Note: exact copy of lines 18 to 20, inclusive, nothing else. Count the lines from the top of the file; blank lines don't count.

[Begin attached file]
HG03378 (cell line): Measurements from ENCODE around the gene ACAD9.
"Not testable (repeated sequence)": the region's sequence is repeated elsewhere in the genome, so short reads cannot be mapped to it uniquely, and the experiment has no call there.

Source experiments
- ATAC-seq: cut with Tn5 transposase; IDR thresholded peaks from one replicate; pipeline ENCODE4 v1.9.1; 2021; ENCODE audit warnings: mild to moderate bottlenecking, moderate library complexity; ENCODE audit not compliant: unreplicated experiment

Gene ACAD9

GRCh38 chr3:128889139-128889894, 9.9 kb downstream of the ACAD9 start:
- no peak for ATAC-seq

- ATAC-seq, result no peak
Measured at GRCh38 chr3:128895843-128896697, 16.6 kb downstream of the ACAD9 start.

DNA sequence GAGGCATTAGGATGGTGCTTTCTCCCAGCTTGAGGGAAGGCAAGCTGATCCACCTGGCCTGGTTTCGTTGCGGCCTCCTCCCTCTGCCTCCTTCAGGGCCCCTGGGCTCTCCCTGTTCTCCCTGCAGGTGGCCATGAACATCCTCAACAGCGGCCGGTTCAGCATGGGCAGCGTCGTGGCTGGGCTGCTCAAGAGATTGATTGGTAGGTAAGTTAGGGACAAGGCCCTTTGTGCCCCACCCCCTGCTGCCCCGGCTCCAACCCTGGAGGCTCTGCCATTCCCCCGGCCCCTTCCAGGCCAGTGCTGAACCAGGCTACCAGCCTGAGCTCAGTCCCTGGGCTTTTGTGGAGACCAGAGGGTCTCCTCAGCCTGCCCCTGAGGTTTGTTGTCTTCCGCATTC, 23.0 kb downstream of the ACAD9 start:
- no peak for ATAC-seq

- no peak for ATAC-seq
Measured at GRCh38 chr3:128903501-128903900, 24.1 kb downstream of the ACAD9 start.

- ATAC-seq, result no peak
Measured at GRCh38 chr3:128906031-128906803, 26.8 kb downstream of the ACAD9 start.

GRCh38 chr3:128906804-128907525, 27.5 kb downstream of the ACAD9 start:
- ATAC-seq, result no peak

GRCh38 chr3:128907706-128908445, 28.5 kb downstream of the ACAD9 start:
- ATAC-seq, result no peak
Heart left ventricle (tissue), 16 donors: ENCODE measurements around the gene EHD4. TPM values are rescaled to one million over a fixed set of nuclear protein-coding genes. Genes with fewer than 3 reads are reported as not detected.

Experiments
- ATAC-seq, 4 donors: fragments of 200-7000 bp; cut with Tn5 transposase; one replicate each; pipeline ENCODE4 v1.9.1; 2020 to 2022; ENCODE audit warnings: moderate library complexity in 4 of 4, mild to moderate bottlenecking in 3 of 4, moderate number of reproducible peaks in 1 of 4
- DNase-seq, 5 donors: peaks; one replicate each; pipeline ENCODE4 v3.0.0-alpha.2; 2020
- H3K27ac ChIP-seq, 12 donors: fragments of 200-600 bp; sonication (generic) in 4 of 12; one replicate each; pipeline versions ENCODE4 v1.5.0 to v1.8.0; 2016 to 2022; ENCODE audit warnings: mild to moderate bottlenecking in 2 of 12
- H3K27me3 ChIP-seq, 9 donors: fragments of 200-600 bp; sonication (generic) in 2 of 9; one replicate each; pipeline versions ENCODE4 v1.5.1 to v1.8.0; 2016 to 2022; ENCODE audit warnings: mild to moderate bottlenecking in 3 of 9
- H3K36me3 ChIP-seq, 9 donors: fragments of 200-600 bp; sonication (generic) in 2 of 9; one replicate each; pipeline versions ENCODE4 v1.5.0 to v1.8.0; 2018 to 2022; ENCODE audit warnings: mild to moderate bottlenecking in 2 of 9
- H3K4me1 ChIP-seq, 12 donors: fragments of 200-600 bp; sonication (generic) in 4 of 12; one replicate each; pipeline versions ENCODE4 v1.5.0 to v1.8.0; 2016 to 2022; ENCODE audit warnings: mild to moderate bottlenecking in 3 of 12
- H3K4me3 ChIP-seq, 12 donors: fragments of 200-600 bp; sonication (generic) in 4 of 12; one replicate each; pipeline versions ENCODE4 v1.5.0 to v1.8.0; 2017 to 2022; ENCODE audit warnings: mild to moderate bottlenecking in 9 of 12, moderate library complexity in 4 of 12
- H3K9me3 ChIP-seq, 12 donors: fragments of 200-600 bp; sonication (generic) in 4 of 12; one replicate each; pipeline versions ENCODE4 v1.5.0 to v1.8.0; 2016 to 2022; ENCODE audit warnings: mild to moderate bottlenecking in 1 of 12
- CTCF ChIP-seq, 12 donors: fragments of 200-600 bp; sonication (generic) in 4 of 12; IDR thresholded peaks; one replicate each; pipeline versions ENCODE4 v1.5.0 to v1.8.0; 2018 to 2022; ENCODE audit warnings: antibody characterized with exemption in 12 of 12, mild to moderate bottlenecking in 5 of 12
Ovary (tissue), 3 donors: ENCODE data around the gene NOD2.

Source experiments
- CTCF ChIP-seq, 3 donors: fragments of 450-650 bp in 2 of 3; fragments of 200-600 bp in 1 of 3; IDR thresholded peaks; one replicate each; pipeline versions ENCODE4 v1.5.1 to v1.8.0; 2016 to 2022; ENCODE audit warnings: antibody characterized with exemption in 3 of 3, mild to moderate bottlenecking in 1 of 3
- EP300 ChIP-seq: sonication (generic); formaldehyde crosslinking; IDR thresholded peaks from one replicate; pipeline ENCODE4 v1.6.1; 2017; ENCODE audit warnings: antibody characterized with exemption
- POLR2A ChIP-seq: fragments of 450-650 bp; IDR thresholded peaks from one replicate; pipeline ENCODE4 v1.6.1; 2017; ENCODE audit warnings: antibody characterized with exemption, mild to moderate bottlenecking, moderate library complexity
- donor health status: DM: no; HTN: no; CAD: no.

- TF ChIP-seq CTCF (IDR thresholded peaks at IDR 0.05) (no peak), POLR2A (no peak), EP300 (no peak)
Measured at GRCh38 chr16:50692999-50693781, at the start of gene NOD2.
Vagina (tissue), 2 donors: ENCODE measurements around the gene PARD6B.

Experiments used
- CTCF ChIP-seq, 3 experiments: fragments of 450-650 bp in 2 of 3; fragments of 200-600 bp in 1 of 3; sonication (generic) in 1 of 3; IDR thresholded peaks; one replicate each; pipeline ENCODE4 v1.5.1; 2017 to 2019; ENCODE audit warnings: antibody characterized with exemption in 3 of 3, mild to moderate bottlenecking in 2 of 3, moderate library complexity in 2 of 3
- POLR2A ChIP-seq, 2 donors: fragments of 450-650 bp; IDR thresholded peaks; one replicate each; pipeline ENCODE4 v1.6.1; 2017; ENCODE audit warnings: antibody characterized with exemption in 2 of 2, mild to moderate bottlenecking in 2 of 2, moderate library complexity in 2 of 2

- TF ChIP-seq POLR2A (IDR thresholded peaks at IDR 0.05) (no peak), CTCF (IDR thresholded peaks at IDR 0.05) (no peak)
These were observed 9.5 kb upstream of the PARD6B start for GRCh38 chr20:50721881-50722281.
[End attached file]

GRCh38 chr3:128907706-128908445, 28.5 kb downstream of the ACAD9 start:
- ATAC-seq, result no peak
Heart left ventricle (tissue), 16 donors: ENCODE measurements around the gene EHD4. TPM values are rescaled to one million over a fixed set of nuclear protein-coding genes. Genes with fewer than 3 reads are reported as not detected.